'We have to keep fighting'
International Women's Day: Unite Equalities to host special webinar - Unite rep Monique Mosley tells UniteLive how she took the fight for equality to her workplace
International Women’s Day isn’t just about celebrating milestones in the fight for equality – because that fight is never done.
This year on International Women’s Day on March 8, Unite Equalities will host a special online event from 6.30pm to showcase the difference that Unite women activists have made in their workplaces, and how you can make a difference too.
The speakers at the online event, which you can register for here, will include Unite general secretary Sharon Graham, Unite assistant general secretary for equalities Diana Holland, as well as Unite reps from a range of sectors.
UniteLive caught up with one of the event’s speakers, Unite rep Monique Mosely, ahead of the International Women’s Day event, where she will speak about how she is lobbying to establish a menopause policy in her workplace, Greencore, a food manufacturer.
Monique first had the idea in the classroom, when she was studying for a health and safety qualification. As part of the end assessment for the qualification, students were asked to come up with a project for their workplace.
Greencore, like a huge majority of workplaces according to one survey, had no specific policy on menopause, so Monique thought this would be perfect for her project.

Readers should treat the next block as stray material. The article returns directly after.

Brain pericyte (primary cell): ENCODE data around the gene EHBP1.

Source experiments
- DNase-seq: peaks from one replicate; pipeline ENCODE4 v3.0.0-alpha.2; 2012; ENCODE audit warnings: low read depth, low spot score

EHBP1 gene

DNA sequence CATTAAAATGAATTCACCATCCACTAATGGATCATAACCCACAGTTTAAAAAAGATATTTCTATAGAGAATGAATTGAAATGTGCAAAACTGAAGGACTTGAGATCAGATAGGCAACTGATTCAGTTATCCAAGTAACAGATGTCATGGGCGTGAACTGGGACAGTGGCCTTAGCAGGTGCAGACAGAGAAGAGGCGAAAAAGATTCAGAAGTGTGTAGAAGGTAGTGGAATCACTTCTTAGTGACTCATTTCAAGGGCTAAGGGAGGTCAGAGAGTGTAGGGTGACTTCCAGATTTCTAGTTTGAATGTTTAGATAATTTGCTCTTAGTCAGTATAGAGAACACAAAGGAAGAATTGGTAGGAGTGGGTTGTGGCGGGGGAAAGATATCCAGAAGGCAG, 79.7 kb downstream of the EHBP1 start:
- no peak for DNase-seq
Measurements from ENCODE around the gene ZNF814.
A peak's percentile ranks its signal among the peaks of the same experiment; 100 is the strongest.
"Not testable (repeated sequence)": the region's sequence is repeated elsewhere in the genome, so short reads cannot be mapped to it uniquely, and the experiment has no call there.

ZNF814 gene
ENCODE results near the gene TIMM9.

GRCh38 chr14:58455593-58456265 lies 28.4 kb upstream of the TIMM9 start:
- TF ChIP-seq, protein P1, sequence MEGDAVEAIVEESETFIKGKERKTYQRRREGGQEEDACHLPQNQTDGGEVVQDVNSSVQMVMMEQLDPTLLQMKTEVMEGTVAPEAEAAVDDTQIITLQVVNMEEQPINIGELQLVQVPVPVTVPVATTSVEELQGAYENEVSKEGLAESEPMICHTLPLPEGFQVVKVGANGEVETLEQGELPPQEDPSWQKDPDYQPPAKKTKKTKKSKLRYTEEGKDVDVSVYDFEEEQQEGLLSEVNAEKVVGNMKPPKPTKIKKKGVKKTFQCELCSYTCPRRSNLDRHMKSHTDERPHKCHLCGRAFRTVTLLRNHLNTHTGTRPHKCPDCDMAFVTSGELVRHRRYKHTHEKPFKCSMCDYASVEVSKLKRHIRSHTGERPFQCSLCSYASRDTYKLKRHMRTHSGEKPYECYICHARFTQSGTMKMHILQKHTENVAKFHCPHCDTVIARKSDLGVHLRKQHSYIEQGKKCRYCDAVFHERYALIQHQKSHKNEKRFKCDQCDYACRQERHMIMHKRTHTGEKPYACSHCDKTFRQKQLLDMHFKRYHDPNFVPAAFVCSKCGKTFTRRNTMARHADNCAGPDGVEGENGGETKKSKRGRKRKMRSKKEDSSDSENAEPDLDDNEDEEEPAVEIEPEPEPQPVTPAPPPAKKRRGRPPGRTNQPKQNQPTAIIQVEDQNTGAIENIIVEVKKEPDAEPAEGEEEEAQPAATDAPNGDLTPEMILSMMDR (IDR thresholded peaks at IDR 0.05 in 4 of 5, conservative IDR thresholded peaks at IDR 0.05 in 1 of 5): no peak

“I thought it was important to first approach the subject through a workforce survey, which I undertook and found that 64 per cent of the employees on site identify as female,” she explained. “This is a huge percentage that are or will eventually be affected by the menopause – and they’re being completely overlooked.”
Monique said it was also important to highlight that the menopause can affect a much wider range of women than many may think – including those affected by early menopause, by chemical menopause and trans women as well.
Monique’s survey also asked if women in their workplace were having any issues with the menopause in work, whether they felt supported and if not, what they thought the company could do to help.
“I collected lots of feedback from the survey, and it was apparent that our workplace was crying out for a menopause policy – so I decided to use the survey not just for the qualification but to actually use it to demand a dedicated menopause policy.”
After Monique collected feedback from the survey, she received additional support from Unite officers to come up with a policy.
“We worked together to do a bit more research and found that among the wider UK female workforce, 51 per cent have said they feel they can’t continue with work because of the lack of support during the menopause,” Monique noted.
“It’s a shocking figure. And most of this previous research looked at office workers, so you can imagine how much more widespread the problem could be at a food manufacturing site or other workplaces where manual labour dominates.”